There is no getting around it. Miracle on 34th Street is a perfect gem – period. Beyond being a certified holiday classic it remains one of the most heart-warming romantic comedies ever conceived. Over the years, others have tried to recapture its magic without success. John Hughes’ totally charm-free clunker, co-starring Richard Attenborough as Kris and the sickeningly sweet Mara Wilson as Susan is perhaps the most egregious transgressor of the lot, but it really does not matter. So long as Seaton’s original endures – and, in all likelihood it will for many years yet to come – the legacy of Coca-Cola’s Santa Claus will forever be joined at the hip to Edmund Gwenn’s iconic performance as the man with the bag. All marketing coyness aside: Gwenn’s Kringle is the real deal. With American Thanksgiving right around the corner, it is once again time to revisit this perennial holiday favorite, sit back, and simply bask in its simplicity and charm.
Well…this is hugely disappointing. Fox Home Video has re-reissued Miracle on 34th Street yet again, but with the same flawed 1080p transfer. There had been rumors Fox was working on a remaster of the immortal holiday treasure – but no. This is strictly a repackaged affair and soooooo disappointing to report. For one thing, the image herein is much too dark, and adjusting contrast merely bleaches black levels to an unflattering level. The image is also periodically marred by obvious and distracting edge effects that should have been eradicated long ago. Consider there are no true whites represented; merely variations of tonal gray. If viewed in a completely darkened room, it is possible to marginally enjoy this transfer, despite these inconsistencies. But fine details have been artificially sharpened to compensate for this excessively dark presentation: the result – the image looks artificially harsh instead of subtly nuanced. Badly done! Fox could have – and should have – corrected these anomalies for an edition marked ‘70th Anniversary’. The audio here is mono as originally intended and quite acceptable. Extras on the Blu-ray are direct imports from the previously issued DVD and include an episode of Hollywood Back Story on the making of the film – rather scant on detail but containing some good interviews with surviving cast members. There is also a featurette on Macy’s Thanksgiving Day Parade. The late Maureen O'Hara's reflections have also been preserved in an audio commentary – an exceptionally fine listening experience from a very gracious lady.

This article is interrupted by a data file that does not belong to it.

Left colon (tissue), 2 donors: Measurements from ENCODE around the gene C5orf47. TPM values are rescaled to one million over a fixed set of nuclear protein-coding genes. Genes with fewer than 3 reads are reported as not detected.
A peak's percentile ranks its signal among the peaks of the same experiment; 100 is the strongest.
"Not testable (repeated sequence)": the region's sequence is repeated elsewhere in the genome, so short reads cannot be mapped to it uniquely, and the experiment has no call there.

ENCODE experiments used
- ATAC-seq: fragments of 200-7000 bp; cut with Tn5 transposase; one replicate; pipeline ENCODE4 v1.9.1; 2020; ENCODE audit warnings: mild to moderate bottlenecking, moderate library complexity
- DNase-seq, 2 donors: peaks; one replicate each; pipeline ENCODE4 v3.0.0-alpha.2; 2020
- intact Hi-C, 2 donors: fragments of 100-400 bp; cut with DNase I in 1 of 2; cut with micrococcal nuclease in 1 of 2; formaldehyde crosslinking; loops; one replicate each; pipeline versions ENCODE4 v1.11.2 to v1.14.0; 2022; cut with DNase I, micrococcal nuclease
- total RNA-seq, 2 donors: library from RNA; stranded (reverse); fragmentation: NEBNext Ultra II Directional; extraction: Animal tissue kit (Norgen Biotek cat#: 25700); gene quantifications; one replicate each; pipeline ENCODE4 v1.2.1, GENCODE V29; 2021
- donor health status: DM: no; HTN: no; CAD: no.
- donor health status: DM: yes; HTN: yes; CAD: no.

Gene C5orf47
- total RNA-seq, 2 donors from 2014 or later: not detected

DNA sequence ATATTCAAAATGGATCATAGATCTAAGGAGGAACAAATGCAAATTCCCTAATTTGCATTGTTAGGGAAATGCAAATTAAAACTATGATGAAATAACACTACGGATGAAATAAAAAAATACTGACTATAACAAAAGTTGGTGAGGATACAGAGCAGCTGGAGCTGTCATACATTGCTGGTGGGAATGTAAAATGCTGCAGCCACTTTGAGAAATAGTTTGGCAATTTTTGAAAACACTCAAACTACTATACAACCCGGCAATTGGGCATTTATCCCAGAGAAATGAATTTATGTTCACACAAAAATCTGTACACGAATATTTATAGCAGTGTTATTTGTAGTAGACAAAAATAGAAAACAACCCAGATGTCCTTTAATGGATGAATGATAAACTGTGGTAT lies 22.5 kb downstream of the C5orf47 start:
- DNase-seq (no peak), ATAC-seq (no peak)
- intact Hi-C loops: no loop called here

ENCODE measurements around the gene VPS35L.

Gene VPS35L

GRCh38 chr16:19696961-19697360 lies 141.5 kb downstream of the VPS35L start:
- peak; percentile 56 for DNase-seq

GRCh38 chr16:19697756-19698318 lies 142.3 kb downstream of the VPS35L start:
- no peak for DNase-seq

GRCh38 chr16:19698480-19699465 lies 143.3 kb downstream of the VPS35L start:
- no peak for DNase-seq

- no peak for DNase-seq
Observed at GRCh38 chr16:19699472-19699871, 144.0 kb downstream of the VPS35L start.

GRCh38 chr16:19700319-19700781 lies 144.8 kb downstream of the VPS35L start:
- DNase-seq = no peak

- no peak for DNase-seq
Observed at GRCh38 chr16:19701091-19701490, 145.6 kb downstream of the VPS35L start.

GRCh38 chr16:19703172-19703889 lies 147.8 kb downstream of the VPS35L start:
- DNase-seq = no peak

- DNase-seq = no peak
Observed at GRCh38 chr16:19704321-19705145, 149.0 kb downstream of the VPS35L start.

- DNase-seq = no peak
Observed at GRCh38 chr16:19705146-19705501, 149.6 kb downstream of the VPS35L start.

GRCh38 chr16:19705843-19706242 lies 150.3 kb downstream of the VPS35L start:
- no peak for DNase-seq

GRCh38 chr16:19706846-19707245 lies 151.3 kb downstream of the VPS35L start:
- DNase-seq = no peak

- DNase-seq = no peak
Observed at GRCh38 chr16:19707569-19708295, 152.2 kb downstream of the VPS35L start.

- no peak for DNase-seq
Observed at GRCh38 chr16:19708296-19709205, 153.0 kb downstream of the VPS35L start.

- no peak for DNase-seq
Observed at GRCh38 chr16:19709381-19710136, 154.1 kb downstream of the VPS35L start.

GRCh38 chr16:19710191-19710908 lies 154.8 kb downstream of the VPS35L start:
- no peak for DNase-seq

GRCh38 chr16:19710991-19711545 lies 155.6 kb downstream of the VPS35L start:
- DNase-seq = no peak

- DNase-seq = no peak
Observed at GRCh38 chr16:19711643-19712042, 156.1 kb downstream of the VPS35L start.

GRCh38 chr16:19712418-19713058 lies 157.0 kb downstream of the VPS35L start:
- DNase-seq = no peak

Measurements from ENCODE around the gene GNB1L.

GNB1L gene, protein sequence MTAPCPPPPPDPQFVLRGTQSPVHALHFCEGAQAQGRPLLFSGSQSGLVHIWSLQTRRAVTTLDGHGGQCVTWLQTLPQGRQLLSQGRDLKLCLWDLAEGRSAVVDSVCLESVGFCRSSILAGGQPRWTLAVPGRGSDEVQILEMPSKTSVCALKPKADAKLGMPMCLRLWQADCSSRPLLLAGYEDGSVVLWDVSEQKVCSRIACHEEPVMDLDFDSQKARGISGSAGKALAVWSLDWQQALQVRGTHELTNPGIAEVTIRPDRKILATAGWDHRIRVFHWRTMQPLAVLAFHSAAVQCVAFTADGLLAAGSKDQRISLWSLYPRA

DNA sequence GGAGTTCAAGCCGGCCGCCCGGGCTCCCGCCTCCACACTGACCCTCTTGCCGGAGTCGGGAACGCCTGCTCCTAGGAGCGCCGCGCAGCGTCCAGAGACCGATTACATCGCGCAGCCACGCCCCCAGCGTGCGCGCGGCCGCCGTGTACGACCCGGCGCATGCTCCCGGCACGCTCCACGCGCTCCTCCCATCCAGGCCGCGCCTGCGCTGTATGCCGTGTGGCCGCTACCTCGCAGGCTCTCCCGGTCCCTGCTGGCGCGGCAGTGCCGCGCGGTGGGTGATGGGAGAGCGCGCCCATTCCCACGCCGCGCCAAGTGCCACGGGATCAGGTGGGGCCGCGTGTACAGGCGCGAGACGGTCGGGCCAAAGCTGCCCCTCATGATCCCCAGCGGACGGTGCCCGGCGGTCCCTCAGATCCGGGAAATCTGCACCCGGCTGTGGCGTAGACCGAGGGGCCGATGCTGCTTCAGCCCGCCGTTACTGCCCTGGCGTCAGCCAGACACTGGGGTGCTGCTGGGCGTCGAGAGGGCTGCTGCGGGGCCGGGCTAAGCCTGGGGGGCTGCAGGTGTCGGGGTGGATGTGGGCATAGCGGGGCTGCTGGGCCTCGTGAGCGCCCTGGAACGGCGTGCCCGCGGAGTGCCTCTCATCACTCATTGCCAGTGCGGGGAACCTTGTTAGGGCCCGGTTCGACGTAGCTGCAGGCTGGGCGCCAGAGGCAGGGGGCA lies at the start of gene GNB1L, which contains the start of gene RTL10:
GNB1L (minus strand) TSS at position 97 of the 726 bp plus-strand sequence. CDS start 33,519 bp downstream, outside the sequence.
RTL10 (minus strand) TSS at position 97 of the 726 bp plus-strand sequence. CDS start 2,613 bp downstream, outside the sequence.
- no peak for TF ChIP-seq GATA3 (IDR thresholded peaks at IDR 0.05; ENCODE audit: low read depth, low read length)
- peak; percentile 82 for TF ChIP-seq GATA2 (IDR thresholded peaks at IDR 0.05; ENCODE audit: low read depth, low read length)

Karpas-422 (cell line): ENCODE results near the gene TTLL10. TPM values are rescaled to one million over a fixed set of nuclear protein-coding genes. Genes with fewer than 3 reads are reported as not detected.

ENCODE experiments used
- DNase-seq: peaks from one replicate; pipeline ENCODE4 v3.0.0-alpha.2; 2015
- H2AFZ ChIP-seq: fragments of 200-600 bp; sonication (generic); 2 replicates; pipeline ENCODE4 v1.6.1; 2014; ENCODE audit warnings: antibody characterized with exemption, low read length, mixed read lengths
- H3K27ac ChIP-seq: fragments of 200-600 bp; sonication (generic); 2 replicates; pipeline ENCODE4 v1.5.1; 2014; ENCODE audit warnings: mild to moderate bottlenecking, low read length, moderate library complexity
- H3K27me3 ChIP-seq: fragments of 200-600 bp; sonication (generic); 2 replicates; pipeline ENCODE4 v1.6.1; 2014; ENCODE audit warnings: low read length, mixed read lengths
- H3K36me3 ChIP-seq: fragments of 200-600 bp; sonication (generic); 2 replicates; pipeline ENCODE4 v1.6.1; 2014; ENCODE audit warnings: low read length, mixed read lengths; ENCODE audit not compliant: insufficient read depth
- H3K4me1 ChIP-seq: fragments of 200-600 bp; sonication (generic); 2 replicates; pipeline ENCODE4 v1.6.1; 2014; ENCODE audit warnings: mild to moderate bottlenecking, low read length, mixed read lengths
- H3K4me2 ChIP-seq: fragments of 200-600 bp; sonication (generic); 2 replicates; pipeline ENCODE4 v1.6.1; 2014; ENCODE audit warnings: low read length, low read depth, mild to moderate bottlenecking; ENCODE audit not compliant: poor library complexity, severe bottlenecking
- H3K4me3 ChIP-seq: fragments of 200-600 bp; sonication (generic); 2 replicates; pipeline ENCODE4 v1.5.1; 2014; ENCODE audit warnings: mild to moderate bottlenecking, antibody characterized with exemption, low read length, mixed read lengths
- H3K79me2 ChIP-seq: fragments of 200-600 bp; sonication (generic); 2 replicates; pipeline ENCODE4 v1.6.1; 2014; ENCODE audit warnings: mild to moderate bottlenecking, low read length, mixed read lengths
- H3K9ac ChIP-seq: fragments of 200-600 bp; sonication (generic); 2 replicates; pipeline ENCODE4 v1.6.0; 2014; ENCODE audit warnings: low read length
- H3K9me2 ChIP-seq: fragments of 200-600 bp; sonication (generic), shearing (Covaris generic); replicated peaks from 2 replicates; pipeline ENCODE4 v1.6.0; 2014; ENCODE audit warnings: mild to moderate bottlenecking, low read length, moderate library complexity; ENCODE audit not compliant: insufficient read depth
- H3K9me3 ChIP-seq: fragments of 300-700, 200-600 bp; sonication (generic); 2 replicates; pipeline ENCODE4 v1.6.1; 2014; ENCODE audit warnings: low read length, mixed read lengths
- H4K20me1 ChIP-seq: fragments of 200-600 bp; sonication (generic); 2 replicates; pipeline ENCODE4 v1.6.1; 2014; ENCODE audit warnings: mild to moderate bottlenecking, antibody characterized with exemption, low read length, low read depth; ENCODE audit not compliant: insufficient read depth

Miracle on 34th Street is art. But also as a cultural artifact, having withstood changing social mores, film art deserves no less consideration than the classic paintings of the undisputed masters or the great statuary carved by ancient sculptors. Movies like Miracle on 34th Street are the Mona Lisas and The Last Suppers of their generation, and very much more in desperate need of some quality preservation/restoration efforts applied to ensure their longevity. For too long, neglect has been the order of the day; Hollywood en masse contented to let the past molder and plain away from our collective consciousness. Frankly, such abject disdain for the past is disgusting – period! Begging the reader’s indulgence here, studio logic, when it comes to classic archives has always baffled me. On the one hand, maintaining the films under the rubric of ‘asset management’ has yielded some phenomenal preservation of some very fine motion picture art. On the other, studios seem to turn a blind eye to any project in which the perceived fiscal return on investment does not align with their expectations as a profit center. Well, fellas – and I am speaking collectively to the choir here – the reputation of your studios was not built on the movies put into production over the last 20 years. It was founded on the building blocks and principles of the art the moguls wrought. You are merely custodians of their legacy. And, as custodians, your job is to preserve, protect and honor the past as they would have.
Placing films on the critical list in a ‘turnaround’ purgatory is not the answer. Nor should it remain the executive logic to set aside art for the sake of cost. Again, turning to the restoration of more traditional forms of art, as say, Michelangelo’s Sistine Chapel: do you think the modus operandi here was prompted on a cost per admission basis of the tourist trade? No, it was not. It was based on the due diligence the Italian government possesses for its heritage and the investment, not only of the Vatican, but also private and public sponsors to see a cultural artifact preserved in perpetuity. Why is this ‘gathering of the clan’ attitude, this communal outpouring from novice film lovers, major Hollywood big shots, the studios’ front offices, and other media apparatuses devoted to ‘the arts’ never given its ample push in North America? Hmmm.  But someone somewhere had better pick up the baton here and soon, while archival elements are still salvageable. 
At this late stage in the hi-def mastering game no one should be pleased with or willing to accept such shoddiness as is exhibited herein as par for the course: aliasing, edge enhancement and shimmering of fine details. Yuck!  By 2017, such digital anomalies ought to have been eradicated as surely as they could have been as easily corrected with funds allocated for a new 4K remastered scan in 1080p. New cover art is nice, folks. But it doesn’t excuse poor Blu-ray authoring. It never will.  Bottom line: Miracle on 34th Street is a movie of immense charm and immeasurable delights. It will surely endure as long as the spirit of Christmas. What we need from Fox is a new transfer. At this late stage in hi-def Blu-ray authoring, fans of this movie deserve nothing less. For shame, Fox. For shame, a thousand times more!